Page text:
print('Too low')
        else:
            print('Too high')

total_rounds = 0 # Added
total_guesses = 0 # Added

while True:
    total_rounds = total_rounds+1 # Added
    print("Starting round number: "+str(total_rounds)) # Changed
    print("Let the guessing begin!!!")
    this_round = do_guess_round() # Changed
    total_guesses = total_guesses+this_round # Added
    print("You took "+str(this_round)+" guesses") # Added
    avg = str(total_guesses/float(total_rounds)) # Added
    print("Your guessing average = "+avg) # Added
    print("") # blank line
#Python 3 code:
"""guess_game_fun
Guess Game with a Function
In this project the guess game is recast using a function"""
import random
raw_input = input # this fixes raw_input!

PROMPT = 'What is your guess? '

def do_guess_round():
    """Choose a random number, ask the user for a guess
    check whether the guess is true
    and repeat until the user is correct"""
    computers_number = random.randint(1, 100)
    number_of_guesses = 0 # Added

    while True:
        players_guess = raw_input(PROMPT)
        number_of_guesses = number_of_guesses+1 # Added
        if computers_number == int(players_guess):
            print('Correct!')
            return number_of_guesses # Changed
        elif computers_number > int(players_guess):
            print('Too low')
        else:
            print('Too high')

total_rounds = 0 # Added
total_guesses = 0 # Added

while True:
    total_rounds = total_rounds+1 # Added
    print("Starting round number: "+str(total_rounds)) # Changed
    print("Let the guessing begin!!!")
    this_round = do_guess_round() # Changed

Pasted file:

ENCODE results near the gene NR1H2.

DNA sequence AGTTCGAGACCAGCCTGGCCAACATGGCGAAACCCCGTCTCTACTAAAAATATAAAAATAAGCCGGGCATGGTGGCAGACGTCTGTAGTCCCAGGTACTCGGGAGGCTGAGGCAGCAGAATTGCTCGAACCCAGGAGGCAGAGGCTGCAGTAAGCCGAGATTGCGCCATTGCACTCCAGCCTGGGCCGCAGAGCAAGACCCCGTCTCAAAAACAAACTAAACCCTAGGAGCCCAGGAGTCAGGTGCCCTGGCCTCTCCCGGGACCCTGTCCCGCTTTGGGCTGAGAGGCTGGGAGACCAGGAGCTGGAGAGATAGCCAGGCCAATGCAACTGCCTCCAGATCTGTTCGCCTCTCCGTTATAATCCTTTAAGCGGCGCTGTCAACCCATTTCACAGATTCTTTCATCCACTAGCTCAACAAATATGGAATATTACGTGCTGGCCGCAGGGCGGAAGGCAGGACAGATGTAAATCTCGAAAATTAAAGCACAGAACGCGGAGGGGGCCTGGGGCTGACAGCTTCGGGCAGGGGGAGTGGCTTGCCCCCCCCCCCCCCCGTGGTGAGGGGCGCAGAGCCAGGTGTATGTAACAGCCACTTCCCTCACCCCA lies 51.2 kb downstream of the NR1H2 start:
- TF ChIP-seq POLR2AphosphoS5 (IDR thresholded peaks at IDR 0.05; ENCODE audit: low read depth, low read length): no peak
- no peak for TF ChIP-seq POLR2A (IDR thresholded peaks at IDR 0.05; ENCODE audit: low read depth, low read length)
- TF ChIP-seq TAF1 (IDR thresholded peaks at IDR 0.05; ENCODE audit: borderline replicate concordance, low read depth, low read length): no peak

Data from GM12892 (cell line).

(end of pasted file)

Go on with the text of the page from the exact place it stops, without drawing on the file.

total_guesses = total_guesses+this_round # Added
    print("You took "+str(this_round)+" guesses") # Added
    avg = str(total_guesses/float(total_rounds)) # Added
    print("Your guessing average = "+avg) # Added
    print("") # blank line

Page 132:

This code has raw_input. Add a line raw_input = input # this fixes raw_input! at the top of the file to get it working. The code here is only a single side function. If you have the raw_input = input line earlier in the file you don’t need to add it again. I’m showing it here just for completeness.

#Python 2.7 code:
CONFIRM_QUIT_MESSAGE = 'Are you sure you want to quit (Y/n)? '

def confirm_quit():
    """Ask user to confirm that they want to quit
    default to yes
    Return True (yes, quit) or False (no, don't quit) """
    spam = raw_input(CONFIRM_QUIT_MESSAGE)
    if spam == 'n':
        return False
    else:
        return True

#Python 3 code:
CONFIRM_QUIT_MESSAGE = 'Are you sure you want to quit (Y/n)? '

def confirm_quit():
    """Ask user to confirm that they want to quit
    default to yes
    Return True (yes, quit) or False (no, don't quit) """
    spam = input(CONFIRM_QUIT_MESSAGE)
    if spam == 'n':
        return False
    else:
        return True        

Pages 133-134:

All code on these pages is the same, and all outputs from the code is the same in Python 3 as in Python 2.7

Page 135:

All code on these pages is the same, and all outputs from the code is the same in Python 3 as in Python 2.7. However:

  • see the errata on Project 5. The line avg = str(total_guesses/float(total_rounds)) needs to be moved; and